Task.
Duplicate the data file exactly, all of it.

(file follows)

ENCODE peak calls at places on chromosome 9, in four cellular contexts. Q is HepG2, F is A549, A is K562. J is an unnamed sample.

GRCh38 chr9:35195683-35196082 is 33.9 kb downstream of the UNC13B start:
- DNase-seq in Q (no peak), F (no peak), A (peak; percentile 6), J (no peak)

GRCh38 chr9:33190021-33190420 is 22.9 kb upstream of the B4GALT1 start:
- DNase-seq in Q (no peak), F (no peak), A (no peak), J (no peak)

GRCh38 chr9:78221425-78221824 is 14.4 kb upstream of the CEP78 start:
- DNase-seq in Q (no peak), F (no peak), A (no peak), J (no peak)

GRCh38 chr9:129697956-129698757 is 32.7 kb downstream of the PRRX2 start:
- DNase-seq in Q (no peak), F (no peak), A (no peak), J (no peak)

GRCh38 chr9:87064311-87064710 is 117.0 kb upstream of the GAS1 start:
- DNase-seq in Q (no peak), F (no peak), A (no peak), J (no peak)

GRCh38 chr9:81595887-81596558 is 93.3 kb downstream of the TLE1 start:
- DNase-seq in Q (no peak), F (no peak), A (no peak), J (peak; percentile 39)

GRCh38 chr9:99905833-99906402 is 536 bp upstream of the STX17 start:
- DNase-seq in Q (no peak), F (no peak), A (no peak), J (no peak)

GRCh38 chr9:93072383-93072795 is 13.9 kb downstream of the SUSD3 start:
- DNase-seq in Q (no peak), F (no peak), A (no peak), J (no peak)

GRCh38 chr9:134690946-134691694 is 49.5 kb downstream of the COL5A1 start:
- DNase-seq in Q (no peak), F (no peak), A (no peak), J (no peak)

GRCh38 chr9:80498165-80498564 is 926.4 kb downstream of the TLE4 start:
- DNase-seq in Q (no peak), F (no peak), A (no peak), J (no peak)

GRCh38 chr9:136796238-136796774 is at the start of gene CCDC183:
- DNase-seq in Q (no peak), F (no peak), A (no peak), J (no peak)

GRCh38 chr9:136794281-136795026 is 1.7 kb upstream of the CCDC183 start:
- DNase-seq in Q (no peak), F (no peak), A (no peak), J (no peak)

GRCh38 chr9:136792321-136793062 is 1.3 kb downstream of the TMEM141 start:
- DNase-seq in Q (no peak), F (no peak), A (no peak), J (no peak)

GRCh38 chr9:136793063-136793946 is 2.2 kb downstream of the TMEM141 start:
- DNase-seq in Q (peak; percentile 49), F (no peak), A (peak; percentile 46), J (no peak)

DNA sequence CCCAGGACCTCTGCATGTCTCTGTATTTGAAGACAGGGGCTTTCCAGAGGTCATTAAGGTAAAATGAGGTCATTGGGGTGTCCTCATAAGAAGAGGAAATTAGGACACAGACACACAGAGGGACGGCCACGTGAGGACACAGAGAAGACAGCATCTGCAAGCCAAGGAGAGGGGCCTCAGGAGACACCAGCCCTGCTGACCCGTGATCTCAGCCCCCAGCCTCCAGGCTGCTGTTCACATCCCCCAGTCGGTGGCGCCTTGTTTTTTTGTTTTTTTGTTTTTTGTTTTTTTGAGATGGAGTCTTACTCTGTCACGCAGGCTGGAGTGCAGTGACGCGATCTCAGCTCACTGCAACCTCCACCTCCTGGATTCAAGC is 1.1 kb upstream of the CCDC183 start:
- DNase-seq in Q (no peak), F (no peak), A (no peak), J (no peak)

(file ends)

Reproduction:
ENCODE peak calls at places on chromosome 9, in four cellular contexts. Q is HepG2, F is A549, A is K562. J is an unnamed sample.

GRCh38 chr9:35195683-35196082 is 33.9 kb downstream of the UNC13B start:
- DNase-seq in Q (no peak), F (no peak), A (peak; percentile 6), J (no peak)

GRCh38 chr9:33190021-33190420 is 22.9 kb upstream of the B4GALT1 start:
- DNase-seq in Q (no peak), F (no peak), A (no peak), J (no peak)

GRCh38 chr9:78221425-78221824 is 14.4 kb upstream of the CEP78 start:
- DNase-seq in Q (no peak), F (no peak), A (no peak), J (no peak)

GRCh38 chr9:129697956-129698757 is 32.7 kb downstream of the PRRX2 start:
- DNase-seq in Q (no peak), F (no peak), A (no peak), J (no peak)

GRCh38 chr9:87064311-87064710 is 117.0 kb upstream of the GAS1 start:
- DNase-seq in Q (no peak), F (no peak), A (no peak), J (no peak)

GRCh38 chr9:81595887-81596558 is 93.3 kb downstream of the TLE1 start:
- DNase-seq in Q (no peak), F (no peak), A (no peak), J (peak; percentile 39)

GRCh38 chr9:99905833-99906402 is 536 bp upstream of the STX17 start:
- DNase-seq in Q (no peak), F (no peak), A (no peak), J (no peak)

GRCh38 chr9:93072383-93072795 is 13.9 kb downstream of the SUSD3 start:
- DNase-seq in Q (no peak), F (no peak), A (no peak), J (no peak)

GRCh38 chr9:134690946-134691694 is 49.5 kb downstream of the COL5A1 start:
- DNase-seq in Q (no peak), F (no peak), A (no peak), J (no peak)

GRCh38 chr9:80498165-80498564 is 926.4 kb downstream of the TLE4 start:
- DNase-seq in Q (no peak), F (no peak), A (no peak), J (no peak)

GRCh38 chr9:136796238-136796774 is at the start of gene CCDC183:
- DNase-seq in Q (no peak), F (no peak), A (no peak), J (no peak)

GRCh38 chr9:136794281-136795026 is 1.7 kb upstream of the CCDC183 start:
- DNase-seq in Q (no peak), F (no peak), A (no peak), J (no peak)

GRCh38 chr9:136792321-136793062 is 1.3 kb downstream of the TMEM141 start:
- DNase-seq in Q (no peak), F (no peak), A (no peak), J (no peak)

GRCh38 chr9:136793063-136793946 is 2.2 kb downstream of the TMEM141 start:
- DNase-seq in Q (peak; percentile 49), F (no peak), A (peak; percentile 46), J (no peak)

DNA sequence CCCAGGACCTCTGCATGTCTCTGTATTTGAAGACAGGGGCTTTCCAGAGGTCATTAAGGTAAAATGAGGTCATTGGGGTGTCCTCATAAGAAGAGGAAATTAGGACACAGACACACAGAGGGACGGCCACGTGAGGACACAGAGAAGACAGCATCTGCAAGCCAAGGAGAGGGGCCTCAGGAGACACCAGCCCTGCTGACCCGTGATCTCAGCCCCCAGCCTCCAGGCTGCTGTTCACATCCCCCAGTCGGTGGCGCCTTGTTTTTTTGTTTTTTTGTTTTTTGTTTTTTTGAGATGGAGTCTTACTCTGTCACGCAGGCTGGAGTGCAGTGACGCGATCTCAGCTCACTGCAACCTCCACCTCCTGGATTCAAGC is 1.1 kb upstream of the CCDC183 start:
- DNase-seq in Q (no peak), F (no peak), A (no peak), J (no peak)